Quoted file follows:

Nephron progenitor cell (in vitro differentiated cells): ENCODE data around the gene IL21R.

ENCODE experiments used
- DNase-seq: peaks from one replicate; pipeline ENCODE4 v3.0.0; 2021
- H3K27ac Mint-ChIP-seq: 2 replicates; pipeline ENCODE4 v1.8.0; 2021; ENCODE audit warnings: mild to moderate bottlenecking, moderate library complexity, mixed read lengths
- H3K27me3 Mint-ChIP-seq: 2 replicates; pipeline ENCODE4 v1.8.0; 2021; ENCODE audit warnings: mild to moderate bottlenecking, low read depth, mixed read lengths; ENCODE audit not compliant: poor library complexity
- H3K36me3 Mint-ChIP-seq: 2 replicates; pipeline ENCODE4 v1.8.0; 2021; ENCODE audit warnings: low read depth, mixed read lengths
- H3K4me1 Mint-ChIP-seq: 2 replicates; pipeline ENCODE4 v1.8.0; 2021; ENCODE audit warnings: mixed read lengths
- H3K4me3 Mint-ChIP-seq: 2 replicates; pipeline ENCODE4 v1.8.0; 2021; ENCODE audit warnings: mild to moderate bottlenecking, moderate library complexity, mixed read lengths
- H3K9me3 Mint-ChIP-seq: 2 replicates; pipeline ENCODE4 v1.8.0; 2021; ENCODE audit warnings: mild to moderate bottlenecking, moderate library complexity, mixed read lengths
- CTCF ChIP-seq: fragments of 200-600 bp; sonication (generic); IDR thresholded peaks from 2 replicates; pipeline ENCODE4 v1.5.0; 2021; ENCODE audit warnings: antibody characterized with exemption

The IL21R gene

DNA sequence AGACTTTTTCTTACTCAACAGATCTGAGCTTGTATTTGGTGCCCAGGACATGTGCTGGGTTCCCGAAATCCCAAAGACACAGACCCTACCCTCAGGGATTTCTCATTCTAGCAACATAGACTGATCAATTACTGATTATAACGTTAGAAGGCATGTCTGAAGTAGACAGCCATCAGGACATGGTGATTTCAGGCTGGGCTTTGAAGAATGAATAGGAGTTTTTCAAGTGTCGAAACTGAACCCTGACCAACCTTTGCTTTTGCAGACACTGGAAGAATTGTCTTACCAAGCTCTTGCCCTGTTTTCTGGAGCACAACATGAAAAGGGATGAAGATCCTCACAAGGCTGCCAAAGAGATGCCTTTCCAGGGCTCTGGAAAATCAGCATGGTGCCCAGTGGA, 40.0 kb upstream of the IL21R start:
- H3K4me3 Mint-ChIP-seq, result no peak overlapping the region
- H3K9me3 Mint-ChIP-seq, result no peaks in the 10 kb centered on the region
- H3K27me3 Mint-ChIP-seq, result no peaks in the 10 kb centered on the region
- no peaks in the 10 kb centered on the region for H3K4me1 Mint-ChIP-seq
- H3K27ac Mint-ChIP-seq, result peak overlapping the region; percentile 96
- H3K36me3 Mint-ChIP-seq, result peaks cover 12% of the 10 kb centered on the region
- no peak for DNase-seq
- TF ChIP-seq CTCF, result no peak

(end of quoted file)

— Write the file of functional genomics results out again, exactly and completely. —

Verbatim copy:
Nephron progenitor cell (in vitro differentiated cells): ENCODE data around the gene IL21R.

ENCODE experiments used
- DNase-seq: peaks from one replicate; pipeline ENCODE4 v3.0.0; 2021
- H3K27ac Mint-ChIP-seq: 2 replicates; pipeline ENCODE4 v1.8.0; 2021; ENCODE audit warnings: mild to moderate bottlenecking, moderate library complexity, mixed read lengths
- H3K27me3 Mint-ChIP-seq: 2 replicates; pipeline ENCODE4 v1.8.0; 2021; ENCODE audit warnings: mild to moderate bottlenecking, low read depth, mixed read lengths; ENCODE audit not compliant: poor library complexity
- H3K36me3 Mint-ChIP-seq: 2 replicates; pipeline ENCODE4 v1.8.0; 2021; ENCODE audit warnings: low read depth, mixed read lengths
- H3K4me1 Mint-ChIP-seq: 2 replicates; pipeline ENCODE4 v1.8.0; 2021; ENCODE audit warnings: mixed read lengths
- H3K4me3 Mint-ChIP-seq: 2 replicates; pipeline ENCODE4 v1.8.0; 2021; ENCODE audit warnings: mild to moderate bottlenecking, moderate library complexity, mixed read lengths
- H3K9me3 Mint-ChIP-seq: 2 replicates; pipeline ENCODE4 v1.8.0; 2021; ENCODE audit warnings: mild to moderate bottlenecking, moderate library complexity, mixed read lengths
- CTCF ChIP-seq: fragments of 200-600 bp; sonication (generic); IDR thresholded peaks from 2 replicates; pipeline ENCODE4 v1.5.0; 2021; ENCODE audit warnings: antibody characterized with exemption

The IL21R gene

DNA sequence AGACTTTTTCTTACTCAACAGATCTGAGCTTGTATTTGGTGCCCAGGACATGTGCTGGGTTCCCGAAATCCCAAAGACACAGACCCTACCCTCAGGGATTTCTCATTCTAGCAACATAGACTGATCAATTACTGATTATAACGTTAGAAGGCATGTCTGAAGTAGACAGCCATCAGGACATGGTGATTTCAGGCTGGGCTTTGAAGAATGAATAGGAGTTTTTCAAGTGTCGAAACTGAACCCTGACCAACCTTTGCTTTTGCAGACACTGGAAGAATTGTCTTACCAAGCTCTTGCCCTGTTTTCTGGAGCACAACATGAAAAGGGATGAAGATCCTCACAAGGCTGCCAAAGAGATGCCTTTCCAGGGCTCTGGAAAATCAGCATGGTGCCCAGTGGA, 40.0 kb upstream of the IL21R start:
- H3K4me3 Mint-ChIP-seq, result no peak overlapping the region
- H3K9me3 Mint-ChIP-seq, result no peaks in the 10 kb centered on the region
- H3K27me3 Mint-ChIP-seq, result no peaks in the 10 kb centered on the region
- no peaks in the 10 kb centered on the region for H3K4me1 Mint-ChIP-seq
- H3K27ac Mint-ChIP-seq, result peak overlapping the region; percentile 96
- H3K36me3 Mint-ChIP-seq, result peaks cover 12% of the 10 kb centered on the region
- no peak for DNase-seq
- TF ChIP-seq CTCF, result no peak